What are the sources of the American image around the world? How has it changed in recent years? And what, if anything, can the U.S. government do to shape that image? The American Interest posed these questions to a distinguished group of international observers. Their answers reflect diverse histories and circumstances, and offer some useful counsel.
This year marks the fiftieth anniversary of the Suez Crisis. That dramatic episode constitutes a crucial marker in the history of Australian foreign policy: It was the last occasion on which an Australian government acutely and openly opposed the United States on a major international issue. That crisis demonstrated not only the power at Washington’s disposal, but its willingness to use that power ruthlessly if even its closest and most substantial allies—Britain and France—stepped out of line by pursuing too independent a course of action.
China has had great success in converting economic opportunities into regional political influence. . . . It has adopted a moderate and reasonable tone and deftly exploited its substantial soft-power assets. . . . As a result, most of its neighbors are now more comfortable with the idea of China’s growing power—and so feel less dependent on America. This has deprived the U.S. of an important political asset.1White, “The Limits to Optimism: Australia and the Rise of China”, Australian Journal of International Affairs (December 2005).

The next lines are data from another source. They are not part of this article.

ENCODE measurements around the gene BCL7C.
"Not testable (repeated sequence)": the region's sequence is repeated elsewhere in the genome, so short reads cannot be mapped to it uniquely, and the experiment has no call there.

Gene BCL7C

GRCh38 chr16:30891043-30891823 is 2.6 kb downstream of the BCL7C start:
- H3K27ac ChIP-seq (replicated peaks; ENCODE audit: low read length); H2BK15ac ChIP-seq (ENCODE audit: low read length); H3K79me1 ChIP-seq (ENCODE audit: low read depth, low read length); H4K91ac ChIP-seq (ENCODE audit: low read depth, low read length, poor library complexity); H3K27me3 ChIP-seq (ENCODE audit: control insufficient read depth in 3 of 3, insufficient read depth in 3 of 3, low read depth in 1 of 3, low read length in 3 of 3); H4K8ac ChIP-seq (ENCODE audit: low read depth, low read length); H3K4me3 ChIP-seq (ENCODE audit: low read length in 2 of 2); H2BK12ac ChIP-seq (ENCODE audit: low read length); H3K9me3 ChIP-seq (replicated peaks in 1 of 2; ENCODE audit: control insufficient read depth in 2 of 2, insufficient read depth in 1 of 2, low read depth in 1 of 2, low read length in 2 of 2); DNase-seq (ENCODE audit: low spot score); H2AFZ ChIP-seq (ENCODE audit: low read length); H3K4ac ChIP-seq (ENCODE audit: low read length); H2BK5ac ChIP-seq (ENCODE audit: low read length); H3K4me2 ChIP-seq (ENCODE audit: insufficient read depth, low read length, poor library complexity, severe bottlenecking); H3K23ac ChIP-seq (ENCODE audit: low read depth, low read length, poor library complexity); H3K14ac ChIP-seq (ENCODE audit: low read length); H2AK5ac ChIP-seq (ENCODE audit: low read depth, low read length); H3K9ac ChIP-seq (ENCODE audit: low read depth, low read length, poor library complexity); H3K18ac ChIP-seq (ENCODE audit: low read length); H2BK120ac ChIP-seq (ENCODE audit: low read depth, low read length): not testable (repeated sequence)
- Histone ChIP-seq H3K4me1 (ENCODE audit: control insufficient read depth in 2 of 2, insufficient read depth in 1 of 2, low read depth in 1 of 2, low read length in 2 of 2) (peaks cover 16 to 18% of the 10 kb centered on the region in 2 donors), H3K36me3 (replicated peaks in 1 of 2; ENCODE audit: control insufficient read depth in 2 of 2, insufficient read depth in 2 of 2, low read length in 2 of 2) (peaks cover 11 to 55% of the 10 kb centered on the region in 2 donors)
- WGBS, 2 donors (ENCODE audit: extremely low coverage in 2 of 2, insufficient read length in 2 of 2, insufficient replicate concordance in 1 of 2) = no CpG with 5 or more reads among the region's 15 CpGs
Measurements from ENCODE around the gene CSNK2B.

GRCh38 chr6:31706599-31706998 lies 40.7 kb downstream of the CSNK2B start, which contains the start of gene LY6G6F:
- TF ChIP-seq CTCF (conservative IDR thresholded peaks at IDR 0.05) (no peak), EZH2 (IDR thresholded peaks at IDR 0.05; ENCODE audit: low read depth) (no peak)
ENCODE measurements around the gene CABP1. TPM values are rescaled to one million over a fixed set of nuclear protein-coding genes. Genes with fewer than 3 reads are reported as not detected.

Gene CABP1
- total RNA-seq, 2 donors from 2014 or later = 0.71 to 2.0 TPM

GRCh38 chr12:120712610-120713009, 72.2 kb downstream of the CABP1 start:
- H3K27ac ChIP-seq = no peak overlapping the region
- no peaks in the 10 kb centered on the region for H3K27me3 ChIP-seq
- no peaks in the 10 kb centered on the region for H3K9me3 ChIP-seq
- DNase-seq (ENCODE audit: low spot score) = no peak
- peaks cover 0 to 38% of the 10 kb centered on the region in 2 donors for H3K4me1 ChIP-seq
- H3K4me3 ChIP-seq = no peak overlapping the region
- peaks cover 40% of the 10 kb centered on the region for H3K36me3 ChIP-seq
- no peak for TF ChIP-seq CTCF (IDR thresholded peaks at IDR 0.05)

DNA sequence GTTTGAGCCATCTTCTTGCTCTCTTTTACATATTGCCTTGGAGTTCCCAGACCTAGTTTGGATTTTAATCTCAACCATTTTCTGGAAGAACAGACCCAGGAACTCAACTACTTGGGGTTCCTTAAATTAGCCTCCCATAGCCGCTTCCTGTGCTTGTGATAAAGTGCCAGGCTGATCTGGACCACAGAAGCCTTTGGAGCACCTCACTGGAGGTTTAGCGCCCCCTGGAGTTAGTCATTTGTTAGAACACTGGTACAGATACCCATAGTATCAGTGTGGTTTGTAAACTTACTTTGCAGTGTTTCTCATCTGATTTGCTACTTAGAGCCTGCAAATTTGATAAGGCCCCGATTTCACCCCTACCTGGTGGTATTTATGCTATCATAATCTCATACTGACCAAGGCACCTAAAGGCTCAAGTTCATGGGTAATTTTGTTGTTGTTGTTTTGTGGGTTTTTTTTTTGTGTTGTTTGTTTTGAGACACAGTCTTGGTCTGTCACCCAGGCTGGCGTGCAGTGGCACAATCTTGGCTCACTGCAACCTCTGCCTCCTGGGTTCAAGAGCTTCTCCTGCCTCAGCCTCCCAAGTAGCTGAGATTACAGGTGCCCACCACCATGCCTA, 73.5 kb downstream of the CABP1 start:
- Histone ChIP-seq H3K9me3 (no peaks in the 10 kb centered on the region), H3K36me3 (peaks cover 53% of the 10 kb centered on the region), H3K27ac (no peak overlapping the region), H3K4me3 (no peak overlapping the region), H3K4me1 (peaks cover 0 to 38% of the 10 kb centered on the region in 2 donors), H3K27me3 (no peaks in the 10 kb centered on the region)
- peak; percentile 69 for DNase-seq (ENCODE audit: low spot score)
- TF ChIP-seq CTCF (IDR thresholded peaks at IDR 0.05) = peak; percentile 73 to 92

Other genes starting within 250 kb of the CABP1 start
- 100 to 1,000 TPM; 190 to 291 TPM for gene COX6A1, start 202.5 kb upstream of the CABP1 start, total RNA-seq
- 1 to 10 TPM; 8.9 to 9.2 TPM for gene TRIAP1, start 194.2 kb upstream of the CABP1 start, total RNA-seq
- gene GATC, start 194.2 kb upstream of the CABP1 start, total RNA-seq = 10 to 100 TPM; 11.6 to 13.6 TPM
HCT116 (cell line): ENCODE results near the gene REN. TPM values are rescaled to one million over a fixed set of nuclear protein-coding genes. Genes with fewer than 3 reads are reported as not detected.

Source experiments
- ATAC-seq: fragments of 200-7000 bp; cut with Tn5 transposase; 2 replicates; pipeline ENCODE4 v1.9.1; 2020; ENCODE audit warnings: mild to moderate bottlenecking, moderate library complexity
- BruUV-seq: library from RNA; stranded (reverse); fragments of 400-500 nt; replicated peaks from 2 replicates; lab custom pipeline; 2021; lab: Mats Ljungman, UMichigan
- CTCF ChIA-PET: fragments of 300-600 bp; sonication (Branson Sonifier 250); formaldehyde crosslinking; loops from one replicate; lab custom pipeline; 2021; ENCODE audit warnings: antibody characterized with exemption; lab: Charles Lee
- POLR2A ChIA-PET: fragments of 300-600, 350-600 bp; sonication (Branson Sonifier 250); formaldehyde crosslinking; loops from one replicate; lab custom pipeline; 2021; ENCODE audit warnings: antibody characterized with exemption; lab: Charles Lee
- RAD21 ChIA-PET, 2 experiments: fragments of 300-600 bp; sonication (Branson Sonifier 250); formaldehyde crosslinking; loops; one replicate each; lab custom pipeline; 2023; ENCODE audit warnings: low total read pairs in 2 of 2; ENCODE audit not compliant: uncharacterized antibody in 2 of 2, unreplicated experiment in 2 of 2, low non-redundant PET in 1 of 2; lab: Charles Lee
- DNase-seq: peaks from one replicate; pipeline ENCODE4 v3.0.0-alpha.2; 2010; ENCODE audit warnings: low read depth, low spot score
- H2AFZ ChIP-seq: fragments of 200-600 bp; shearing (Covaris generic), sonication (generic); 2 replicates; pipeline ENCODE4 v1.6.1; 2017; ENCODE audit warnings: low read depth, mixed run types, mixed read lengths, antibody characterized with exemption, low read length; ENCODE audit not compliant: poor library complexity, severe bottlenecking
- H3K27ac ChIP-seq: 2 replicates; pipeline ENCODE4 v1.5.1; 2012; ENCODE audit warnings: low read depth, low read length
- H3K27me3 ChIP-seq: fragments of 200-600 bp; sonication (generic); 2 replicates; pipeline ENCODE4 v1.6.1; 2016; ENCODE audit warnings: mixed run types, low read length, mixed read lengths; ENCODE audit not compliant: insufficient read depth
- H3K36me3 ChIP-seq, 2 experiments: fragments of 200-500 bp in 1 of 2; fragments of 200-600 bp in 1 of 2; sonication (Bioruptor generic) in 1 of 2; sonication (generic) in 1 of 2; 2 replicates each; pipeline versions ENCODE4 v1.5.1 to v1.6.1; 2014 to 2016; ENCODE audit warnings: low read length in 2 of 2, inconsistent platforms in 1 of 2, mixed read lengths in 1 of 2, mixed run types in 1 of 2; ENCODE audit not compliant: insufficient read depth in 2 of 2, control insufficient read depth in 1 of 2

The recent creation of a new piece of regional diplomatic architecture, the East Asia Summit, of which China and Australia are members but the United States is not, may be a significant sign of change to come.None of this, however, means that Australia is faced with a hard, stark choice between the United States and China—not, at least, unless one or the other of them insists that such a choice be made. But it does mean that Australia must learn to play a more demanding diplomatic game than ever before, one that will on occasion involve the difficult feat of riding two horses simultaneously. And instead of the sturdy, straightforward virtues of dependability and unconditional loyalty that have served it well until recently, it will need to acquire and cultivate a range of new skills: discrimination, agility, qualified commitment, ambiguity.There is nothing strange about these skills; they are among the basic tools of diplomacy. But the special conditions that have for much of its existence allowed Australia to dispense with their regular use are now ending. From now on, given the change, Australia will need to regard alliances not as a test of character (“Australia will be there!”) or a union of souls (“the Anglosphere”), but as pragmatic devices to be adjusted to changing conditions. Yes, Australia will stay on the American Bandwagon, but instead of always leading the cheer squad it will need to cultivate some of the skills of the helpful passenger. These include the encouraging of careful steering, some timely map reading, a judicious use of the brakes, and—not least—better road manners. As with all efforts at back-seat driving, it is unlikely that such advice will be gratefully received. But it would serve the best interests of both countries.1 White, “The Limits to Optimism: Australia and the Rise of China”, Australian Journal of International Affairs (December 2005).